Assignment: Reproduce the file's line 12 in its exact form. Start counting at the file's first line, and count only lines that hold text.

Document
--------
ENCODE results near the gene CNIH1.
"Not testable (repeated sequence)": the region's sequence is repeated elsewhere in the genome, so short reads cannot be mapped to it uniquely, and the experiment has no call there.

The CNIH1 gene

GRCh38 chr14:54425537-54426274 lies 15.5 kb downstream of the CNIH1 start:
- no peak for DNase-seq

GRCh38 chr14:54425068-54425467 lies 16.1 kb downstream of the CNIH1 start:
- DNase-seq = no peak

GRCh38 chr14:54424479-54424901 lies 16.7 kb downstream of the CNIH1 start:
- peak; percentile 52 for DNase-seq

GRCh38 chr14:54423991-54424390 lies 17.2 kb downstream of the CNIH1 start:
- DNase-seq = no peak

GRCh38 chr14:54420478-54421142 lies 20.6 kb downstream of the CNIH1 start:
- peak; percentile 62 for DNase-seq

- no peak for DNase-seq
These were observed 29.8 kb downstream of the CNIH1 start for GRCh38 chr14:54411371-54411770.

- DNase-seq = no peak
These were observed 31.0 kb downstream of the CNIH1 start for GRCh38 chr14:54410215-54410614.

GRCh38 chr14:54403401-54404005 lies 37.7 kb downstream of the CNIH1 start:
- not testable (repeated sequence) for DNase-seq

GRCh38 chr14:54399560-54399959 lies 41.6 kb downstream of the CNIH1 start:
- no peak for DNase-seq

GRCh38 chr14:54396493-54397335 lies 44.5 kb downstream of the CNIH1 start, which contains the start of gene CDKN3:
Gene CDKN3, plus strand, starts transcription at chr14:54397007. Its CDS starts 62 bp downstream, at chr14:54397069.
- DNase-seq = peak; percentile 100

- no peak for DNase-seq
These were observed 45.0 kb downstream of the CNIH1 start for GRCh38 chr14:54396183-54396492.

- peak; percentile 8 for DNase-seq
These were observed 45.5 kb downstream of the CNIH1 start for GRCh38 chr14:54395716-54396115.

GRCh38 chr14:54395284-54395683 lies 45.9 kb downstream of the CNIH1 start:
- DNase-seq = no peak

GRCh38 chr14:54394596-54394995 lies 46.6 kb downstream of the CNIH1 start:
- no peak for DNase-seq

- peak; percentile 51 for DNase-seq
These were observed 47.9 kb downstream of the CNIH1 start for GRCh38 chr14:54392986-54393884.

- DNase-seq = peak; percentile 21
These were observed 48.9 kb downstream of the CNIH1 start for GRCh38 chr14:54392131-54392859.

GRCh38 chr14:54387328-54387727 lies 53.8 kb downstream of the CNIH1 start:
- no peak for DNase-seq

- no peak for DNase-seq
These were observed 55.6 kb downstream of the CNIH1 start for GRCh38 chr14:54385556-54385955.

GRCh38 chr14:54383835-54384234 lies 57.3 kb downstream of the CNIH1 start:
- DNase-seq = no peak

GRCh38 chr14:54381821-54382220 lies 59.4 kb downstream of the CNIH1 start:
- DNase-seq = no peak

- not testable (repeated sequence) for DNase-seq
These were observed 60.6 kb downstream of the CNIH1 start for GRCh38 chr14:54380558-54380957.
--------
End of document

GRCh38 chr14:54420478-54421142 lies 20.6 kb downstream of the CNIH1 start: